Tuesday, April 29, 2014

The Next Station

By Daniel Kelly

It was April 20, 2014.  I was riding the train back to Penn Station from New Jersey, where I spent the day with some family for the Easter holiday.   I looked up at the digital monitor in the front of the train car as it reads, “NEXT STATION”.  Having seen this triggers this feeling of anxiety within a millisecond as I thought, “What is it?!  What is the next station?!”  I began to ask myself, “Where is my next station?  Where do I go from here?”  At times, it is vital that one ponders the ultimately intimidating life question:  What are my goals in life?

It is easy to get caught up in the stresses of life.  It is also easy for people to lose sight of goals which they set forth.  One of the primary reasons that this occurs is that most people do not document their goals.  They merely think of them, or verbally communicate them to other people.  I am 29 years old on the day I publish this article, and I did not begin to document my goals until recently.  I wish I could go back in time and do this, as most wish for the same; however, we can never go back.  We can only move forward with what we now know.

For you younger folks reading this article, I can assure you that money does not provide happiness.  Money can provide a relief to certain liabilities and stress, but it cannot be the origin of where your happiness is derived.  Decide on what you need to be happy.  Do not focus on attaining wealth as the main driver in achieving any goal, or more importantly do not make attaining wealth your only goal.  The individuals who believe that you can attain wealth without trading off other things in life that can provide happiness are fools.  Follow your heart, but lead with your mind.  Ask yourself these questions in determining how you will achieve your goals:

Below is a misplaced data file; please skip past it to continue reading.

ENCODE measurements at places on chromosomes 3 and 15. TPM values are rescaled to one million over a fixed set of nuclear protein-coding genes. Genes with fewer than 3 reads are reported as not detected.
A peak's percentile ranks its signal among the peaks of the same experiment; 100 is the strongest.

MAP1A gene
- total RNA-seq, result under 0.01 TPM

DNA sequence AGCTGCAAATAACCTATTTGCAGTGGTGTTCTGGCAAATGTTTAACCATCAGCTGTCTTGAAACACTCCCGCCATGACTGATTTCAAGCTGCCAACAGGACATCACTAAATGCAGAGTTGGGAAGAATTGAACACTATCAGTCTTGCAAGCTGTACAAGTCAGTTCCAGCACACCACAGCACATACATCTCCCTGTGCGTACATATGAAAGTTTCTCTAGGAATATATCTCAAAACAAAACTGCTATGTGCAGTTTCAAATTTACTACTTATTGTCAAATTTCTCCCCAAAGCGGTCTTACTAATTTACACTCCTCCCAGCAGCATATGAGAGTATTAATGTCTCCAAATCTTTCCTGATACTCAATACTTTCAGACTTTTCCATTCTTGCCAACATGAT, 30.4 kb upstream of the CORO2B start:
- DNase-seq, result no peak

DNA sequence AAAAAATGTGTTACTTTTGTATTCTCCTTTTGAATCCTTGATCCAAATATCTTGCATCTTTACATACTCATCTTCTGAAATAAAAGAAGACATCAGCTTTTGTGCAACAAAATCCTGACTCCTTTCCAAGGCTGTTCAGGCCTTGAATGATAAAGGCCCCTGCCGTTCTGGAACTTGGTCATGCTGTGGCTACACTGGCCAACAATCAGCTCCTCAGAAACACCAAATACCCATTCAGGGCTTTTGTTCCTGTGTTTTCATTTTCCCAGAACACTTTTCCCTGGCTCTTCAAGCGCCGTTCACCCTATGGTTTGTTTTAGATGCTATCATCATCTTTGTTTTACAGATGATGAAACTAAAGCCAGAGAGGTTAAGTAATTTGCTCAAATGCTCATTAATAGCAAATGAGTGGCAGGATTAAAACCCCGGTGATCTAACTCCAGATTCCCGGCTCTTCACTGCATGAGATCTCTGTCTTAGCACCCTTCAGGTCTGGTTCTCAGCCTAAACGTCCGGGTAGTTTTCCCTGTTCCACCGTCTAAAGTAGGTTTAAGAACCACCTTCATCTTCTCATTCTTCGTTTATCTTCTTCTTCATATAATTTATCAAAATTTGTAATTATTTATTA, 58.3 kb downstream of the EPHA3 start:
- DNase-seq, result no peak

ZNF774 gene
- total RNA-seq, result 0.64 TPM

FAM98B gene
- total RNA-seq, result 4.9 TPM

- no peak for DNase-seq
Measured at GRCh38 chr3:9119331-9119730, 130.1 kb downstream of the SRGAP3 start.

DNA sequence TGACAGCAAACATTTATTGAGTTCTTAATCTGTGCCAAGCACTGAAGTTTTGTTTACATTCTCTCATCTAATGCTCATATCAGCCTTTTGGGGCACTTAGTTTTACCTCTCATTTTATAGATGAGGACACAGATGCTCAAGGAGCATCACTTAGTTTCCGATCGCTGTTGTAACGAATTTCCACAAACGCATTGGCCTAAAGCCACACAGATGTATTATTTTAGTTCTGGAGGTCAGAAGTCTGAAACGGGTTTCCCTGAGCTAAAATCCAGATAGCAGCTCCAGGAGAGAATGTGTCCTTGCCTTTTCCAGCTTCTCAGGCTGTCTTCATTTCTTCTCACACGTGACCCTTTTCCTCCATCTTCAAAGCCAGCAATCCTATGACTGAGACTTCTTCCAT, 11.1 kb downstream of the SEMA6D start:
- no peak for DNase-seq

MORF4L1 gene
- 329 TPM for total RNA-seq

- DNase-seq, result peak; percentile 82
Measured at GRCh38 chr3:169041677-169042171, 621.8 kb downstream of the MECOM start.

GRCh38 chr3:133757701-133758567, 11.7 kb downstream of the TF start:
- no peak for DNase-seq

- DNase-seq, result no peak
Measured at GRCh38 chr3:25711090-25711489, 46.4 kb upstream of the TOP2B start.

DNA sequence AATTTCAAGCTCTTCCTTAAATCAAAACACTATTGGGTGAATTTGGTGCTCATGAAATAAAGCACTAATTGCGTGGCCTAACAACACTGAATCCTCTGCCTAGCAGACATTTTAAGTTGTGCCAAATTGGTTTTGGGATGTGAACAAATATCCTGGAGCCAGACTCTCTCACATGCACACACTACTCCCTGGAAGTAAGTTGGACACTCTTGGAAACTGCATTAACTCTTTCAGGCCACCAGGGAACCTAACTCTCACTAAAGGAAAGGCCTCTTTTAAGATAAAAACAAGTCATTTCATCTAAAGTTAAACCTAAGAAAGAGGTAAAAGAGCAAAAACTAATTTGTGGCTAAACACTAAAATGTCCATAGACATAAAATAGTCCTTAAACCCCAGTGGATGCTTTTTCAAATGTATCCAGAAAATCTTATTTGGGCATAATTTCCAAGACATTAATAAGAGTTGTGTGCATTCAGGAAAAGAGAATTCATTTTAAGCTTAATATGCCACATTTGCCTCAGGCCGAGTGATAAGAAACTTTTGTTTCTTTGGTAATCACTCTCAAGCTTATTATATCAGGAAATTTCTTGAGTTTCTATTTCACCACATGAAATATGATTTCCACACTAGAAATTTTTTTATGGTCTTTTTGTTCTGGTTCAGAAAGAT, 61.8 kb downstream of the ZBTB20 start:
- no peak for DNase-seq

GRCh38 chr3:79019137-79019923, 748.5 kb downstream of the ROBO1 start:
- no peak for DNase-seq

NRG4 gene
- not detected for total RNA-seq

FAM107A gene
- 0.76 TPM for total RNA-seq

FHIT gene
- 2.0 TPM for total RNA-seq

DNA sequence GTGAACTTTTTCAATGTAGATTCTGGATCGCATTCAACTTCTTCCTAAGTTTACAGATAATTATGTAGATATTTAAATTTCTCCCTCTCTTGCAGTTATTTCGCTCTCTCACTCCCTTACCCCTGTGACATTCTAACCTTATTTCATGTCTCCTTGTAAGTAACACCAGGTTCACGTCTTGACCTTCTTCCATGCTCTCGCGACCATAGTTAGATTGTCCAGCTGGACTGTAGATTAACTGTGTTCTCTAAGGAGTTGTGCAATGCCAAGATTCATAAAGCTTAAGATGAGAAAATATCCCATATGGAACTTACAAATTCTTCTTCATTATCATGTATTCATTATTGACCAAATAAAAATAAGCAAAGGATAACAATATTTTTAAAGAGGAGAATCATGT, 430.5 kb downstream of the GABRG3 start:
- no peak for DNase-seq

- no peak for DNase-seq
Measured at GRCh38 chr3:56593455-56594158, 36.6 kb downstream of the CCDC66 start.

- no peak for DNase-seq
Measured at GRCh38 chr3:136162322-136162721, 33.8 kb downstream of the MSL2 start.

1.        What is your goal?  This sounds simple, but can often be the most difficult question to answer, especially for younger people who are fearful of the future.

2.       When do you want to achieve your goal?  Try to set a realistic expectation regarding the timeline of which you want to remain within in pursuing your goal.  Life is unpredictable most of the time, so be reasonable when evaluating this question.

3.       How will you prepare to achieve your goal?  This question is crucial.  It pertains more to the now than in the future.  What are you doing today to work toward your goal?  It is all about the system.  After determining your system, live by it.  Do not deviate from the system.

4.       How will you reward yourself after achieving your goal?   This is something else that most people struggle with.   Many people lower their own expectations just to enjoy the reward.   Personally, when I achieve a goal, my reward is getting to set another goal!  To make things easier, it usually is good to have a set of sub-goals within your ultimate goal.  After all, the only way to go up a staircase is to touch the first few steps at the bottom first.

What is the next station?  Ask yourself this question often.  The majority of successful people in any field achieve greatness because they make decisions based on criteria they have set forth in evaluating and achieving their goals.  Will you always achieve your goal if you document your goal and develop a system in achieving your goal?  No.  Will you be more likely to achieve your goal if you document your goal and develop a system in achieving your goal?  Yes.  What are you doing today that will help you work towards achieving your goal?